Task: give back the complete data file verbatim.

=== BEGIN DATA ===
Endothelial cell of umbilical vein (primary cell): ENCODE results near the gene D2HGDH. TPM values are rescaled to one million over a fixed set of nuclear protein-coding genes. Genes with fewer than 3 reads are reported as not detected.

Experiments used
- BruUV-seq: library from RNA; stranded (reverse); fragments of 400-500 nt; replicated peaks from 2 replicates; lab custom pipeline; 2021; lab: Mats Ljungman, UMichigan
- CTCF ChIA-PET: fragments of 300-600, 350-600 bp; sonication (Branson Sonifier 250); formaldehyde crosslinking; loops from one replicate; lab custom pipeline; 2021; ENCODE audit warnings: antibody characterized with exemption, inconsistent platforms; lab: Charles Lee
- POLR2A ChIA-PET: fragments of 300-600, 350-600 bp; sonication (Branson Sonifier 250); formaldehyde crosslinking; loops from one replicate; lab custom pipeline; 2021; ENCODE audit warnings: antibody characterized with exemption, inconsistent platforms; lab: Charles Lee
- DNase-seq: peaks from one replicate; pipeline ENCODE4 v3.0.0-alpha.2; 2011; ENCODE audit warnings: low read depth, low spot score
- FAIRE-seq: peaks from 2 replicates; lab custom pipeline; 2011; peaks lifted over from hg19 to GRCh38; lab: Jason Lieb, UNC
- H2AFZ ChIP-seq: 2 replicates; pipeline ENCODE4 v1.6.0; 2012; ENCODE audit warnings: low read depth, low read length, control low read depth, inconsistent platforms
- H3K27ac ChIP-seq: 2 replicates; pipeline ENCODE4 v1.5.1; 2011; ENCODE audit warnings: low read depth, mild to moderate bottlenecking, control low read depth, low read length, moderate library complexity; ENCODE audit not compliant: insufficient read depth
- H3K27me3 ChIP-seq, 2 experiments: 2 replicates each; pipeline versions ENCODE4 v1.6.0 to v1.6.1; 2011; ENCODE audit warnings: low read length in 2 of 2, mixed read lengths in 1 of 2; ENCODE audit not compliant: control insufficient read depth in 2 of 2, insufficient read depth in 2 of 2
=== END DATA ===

Endothelial cell of umbilical vein (primary cell): ENCODE results near the gene D2HGDH. TPM values are rescaled to one million over a fixed set of nuclear protein-coding genes. Genes with fewer than 3 reads are reported as not detected.

Experiments used
- BruUV-seq: library from RNA; stranded (reverse); fragments of 400-500 nt; replicated peaks from 2 replicates; lab custom pipeline; 2021; lab: Mats Ljungman, UMichigan
- CTCF ChIA-PET: fragments of 300-600, 350-600 bp; sonication (Branson Sonifier 250); formaldehyde crosslinking; loops from one replicate; lab custom pipeline; 2021; ENCODE audit warnings: antibody characterized with exemption, inconsistent platforms; lab: Charles Lee
- POLR2A ChIA-PET: fragments of 300-600, 350-600 bp; sonication (Branson Sonifier 250); formaldehyde crosslinking; loops from one replicate; lab custom pipeline; 2021; ENCODE audit warnings: antibody characterized with exemption, inconsistent platforms; lab: Charles Lee
- DNase-seq: peaks from one replicate; pipeline ENCODE4 v3.0.0-alpha.2; 2011; ENCODE audit warnings: low read depth, low spot score
- FAIRE-seq: peaks from 2 replicates; lab custom pipeline; 2011; peaks lifted over from hg19 to GRCh38; lab: Jason Lieb, UNC
- H2AFZ ChIP-seq: 2 replicates; pipeline ENCODE4 v1.6.0; 2012; ENCODE audit warnings: low read depth, low read length, control low read depth, inconsistent platforms
- H3K27ac ChIP-seq: 2 replicates; pipeline ENCODE4 v1.5.1; 2011; ENCODE audit warnings: low read depth, mild to moderate bottlenecking, control low read depth, low read length, moderate library complexity; ENCODE audit not compliant: insufficient read depth
- H3K27me3 ChIP-seq, 2 experiments: 2 replicates each; pipeline versions ENCODE4 v1.6.0 to v1.6.1; 2011; ENCODE audit warnings: low read length in 2 of 2, mixed read lengths in 1 of 2; ENCODE audit not compliant: control insufficient read depth in 2 of 2, insufficient read depth in 2 of 2